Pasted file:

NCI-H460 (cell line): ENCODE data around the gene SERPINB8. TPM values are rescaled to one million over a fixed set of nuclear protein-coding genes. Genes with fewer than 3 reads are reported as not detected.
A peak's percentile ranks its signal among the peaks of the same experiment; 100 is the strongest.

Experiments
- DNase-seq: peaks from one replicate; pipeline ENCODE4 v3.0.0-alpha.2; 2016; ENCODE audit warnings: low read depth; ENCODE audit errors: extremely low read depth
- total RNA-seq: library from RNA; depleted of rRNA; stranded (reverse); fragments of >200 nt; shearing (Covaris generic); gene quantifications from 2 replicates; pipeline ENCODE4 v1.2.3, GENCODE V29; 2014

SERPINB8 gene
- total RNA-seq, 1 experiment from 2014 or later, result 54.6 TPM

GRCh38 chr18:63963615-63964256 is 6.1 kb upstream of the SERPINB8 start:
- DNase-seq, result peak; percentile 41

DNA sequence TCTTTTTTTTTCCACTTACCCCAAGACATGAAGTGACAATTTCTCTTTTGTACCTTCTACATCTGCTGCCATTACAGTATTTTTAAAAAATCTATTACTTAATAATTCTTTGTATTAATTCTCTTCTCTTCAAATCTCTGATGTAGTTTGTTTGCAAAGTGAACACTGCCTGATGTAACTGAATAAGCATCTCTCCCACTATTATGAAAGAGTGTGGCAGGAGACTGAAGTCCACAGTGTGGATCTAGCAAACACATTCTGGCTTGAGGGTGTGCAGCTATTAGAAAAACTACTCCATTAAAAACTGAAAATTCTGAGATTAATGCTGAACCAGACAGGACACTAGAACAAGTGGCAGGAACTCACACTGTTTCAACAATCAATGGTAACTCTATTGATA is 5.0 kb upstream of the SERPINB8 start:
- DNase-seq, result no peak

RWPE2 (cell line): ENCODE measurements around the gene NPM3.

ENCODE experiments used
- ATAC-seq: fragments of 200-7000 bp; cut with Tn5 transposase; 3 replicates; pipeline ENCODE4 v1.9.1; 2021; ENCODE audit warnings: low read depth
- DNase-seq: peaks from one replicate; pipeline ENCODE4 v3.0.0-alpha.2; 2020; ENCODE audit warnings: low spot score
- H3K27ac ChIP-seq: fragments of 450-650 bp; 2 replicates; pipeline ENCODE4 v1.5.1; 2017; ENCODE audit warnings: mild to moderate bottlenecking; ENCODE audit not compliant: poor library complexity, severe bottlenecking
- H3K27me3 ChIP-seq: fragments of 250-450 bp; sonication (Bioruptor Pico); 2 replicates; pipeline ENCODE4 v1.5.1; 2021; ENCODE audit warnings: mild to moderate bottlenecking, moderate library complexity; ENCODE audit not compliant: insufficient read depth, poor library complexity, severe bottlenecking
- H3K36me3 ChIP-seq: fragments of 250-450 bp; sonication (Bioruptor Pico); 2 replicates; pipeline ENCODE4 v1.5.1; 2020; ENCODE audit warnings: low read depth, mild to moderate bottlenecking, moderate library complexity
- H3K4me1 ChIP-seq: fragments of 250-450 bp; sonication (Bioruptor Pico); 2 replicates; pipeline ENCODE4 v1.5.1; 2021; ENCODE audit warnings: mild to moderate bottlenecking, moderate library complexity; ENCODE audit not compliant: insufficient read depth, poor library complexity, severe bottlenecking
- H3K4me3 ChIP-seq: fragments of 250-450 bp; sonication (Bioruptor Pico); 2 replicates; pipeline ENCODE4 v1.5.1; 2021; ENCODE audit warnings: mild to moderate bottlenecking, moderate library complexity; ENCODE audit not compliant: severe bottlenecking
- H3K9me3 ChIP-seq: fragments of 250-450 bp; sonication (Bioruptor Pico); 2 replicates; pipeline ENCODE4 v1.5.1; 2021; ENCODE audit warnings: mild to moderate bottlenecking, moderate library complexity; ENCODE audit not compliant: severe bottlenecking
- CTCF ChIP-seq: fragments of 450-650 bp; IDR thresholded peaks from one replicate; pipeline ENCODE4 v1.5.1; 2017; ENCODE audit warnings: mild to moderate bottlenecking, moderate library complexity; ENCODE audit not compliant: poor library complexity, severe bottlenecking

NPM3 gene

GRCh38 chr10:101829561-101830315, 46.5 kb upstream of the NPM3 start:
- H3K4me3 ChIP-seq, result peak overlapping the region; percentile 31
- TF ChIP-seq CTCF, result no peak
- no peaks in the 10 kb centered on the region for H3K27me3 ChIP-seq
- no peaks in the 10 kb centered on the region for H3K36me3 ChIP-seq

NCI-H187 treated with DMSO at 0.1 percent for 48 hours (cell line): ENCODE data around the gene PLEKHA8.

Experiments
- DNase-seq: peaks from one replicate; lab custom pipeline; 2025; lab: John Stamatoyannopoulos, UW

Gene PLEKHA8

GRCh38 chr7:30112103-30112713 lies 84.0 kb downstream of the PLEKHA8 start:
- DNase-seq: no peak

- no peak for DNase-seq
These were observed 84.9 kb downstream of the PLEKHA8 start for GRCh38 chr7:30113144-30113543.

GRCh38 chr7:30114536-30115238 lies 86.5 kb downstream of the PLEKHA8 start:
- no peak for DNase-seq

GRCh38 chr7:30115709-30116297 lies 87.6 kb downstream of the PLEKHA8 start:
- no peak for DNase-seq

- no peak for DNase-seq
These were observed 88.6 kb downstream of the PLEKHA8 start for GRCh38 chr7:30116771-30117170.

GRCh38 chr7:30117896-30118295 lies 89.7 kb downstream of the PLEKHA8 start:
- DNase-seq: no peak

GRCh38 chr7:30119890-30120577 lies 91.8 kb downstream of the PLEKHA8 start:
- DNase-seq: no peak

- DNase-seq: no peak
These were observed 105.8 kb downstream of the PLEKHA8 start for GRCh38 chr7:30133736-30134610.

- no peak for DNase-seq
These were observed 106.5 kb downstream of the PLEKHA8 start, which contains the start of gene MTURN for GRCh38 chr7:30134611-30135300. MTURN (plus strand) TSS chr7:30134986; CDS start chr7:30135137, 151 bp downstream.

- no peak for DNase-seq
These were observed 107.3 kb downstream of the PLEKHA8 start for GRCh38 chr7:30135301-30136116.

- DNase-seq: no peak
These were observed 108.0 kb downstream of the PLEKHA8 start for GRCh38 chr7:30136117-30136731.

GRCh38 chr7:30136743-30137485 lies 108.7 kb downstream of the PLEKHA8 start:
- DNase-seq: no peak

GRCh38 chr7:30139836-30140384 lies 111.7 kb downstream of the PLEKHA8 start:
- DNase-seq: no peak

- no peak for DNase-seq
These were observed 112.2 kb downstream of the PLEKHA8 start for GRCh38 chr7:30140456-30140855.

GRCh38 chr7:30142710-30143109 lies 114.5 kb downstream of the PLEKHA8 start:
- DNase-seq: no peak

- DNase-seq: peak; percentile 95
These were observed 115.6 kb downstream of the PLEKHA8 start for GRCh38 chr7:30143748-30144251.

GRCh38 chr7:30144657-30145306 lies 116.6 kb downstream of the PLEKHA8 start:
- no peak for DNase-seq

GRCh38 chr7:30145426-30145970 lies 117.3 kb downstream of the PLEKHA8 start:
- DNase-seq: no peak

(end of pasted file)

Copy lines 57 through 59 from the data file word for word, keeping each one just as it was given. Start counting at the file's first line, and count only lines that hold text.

GRCh38 chr7:30139836-30140384 lies 111.7 kb downstream of the PLEKHA8 start:
- DNase-seq: no peak

- no peak for DNase-seq